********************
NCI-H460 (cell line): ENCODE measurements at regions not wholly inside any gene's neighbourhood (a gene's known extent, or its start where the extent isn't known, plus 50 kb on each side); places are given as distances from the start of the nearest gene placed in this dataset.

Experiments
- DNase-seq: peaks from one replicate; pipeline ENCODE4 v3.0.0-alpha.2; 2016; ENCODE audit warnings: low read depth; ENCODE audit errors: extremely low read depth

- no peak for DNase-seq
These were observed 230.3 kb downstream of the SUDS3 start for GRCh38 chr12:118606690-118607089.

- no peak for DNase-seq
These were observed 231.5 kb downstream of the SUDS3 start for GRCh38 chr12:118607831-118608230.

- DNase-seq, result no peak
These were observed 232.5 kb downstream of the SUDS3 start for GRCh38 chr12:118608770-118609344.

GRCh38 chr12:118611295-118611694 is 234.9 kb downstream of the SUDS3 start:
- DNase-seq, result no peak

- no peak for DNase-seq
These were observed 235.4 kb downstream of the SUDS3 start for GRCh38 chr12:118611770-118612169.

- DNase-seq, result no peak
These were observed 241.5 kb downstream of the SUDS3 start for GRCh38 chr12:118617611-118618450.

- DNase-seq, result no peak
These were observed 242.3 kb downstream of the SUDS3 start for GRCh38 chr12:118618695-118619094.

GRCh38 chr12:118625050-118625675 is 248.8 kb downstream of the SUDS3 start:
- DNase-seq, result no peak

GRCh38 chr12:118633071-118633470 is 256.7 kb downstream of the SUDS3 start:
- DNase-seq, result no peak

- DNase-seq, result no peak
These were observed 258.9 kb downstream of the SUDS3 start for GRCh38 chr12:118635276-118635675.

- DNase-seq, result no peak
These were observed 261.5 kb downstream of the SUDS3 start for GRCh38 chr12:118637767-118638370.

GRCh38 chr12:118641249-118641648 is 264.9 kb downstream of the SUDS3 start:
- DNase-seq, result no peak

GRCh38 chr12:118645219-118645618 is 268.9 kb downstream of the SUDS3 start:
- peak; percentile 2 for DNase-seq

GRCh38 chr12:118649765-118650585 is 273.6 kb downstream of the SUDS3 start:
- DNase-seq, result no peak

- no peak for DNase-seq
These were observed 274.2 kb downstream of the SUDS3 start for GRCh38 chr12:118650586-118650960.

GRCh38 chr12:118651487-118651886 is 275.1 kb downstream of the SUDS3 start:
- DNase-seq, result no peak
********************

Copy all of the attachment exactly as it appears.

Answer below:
NCI-H460 (cell line): ENCODE measurements at regions not wholly inside any gene's neighbourhood (a gene's known extent, or its start where the extent isn't known, plus 50 kb on each side); places are given as distances from the start of the nearest gene placed in this dataset.

Experiments
- DNase-seq: peaks from one replicate; pipeline ENCODE4 v3.0.0-alpha.2; 2016; ENCODE audit warnings: low read depth; ENCODE audit errors: extremely low read depth

- no peak for DNase-seq
These were observed 230.3 kb downstream of the SUDS3 start for GRCh38 chr12:118606690-118607089.

- no peak for DNase-seq
These were observed 231.5 kb downstream of the SUDS3 start for GRCh38 chr12:118607831-118608230.

- DNase-seq, result no peak
These were observed 232.5 kb downstream of the SUDS3 start for GRCh38 chr12:118608770-118609344.

GRCh38 chr12:118611295-118611694 is 234.9 kb downstream of the SUDS3 start:
- DNase-seq, result no peak

- no peak for DNase-seq
These were observed 235.4 kb downstream of the SUDS3 start for GRCh38 chr12:118611770-118612169.

- DNase-seq, result no peak
These were observed 241.5 kb downstream of the SUDS3 start for GRCh38 chr12:118617611-118618450.

- DNase-seq, result no peak
These were observed 242.3 kb downstream of the SUDS3 start for GRCh38 chr12:118618695-118619094.

GRCh38 chr12:118625050-118625675 is 248.8 kb downstream of the SUDS3 start:
- DNase-seq, result no peak

GRCh38 chr12:118633071-118633470 is 256.7 kb downstream of the SUDS3 start:
- DNase-seq, result no peak

- DNase-seq, result no peak
These were observed 258.9 kb downstream of the SUDS3 start for GRCh38 chr12:118635276-118635675.

- DNase-seq, result no peak
These were observed 261.5 kb downstream of the SUDS3 start for GRCh38 chr12:118637767-118638370.

GRCh38 chr12:118641249-118641648 is 264.9 kb downstream of the SUDS3 start:
- DNase-seq, result no peak

GRCh38 chr12:118645219-118645618 is 268.9 kb downstream of the SUDS3 start:
- peak; percentile 2 for DNase-seq

GRCh38 chr12:118649765-118650585 is 273.6 kb downstream of the SUDS3 start:
- DNase-seq, result no peak

- no peak for DNase-seq
These were observed 274.2 kb downstream of the SUDS3 start for GRCh38 chr12:118650586-118650960.

GRCh38 chr12:118651487-118651886 is 275.1 kb downstream of the SUDS3 start:
- DNase-seq, result no peak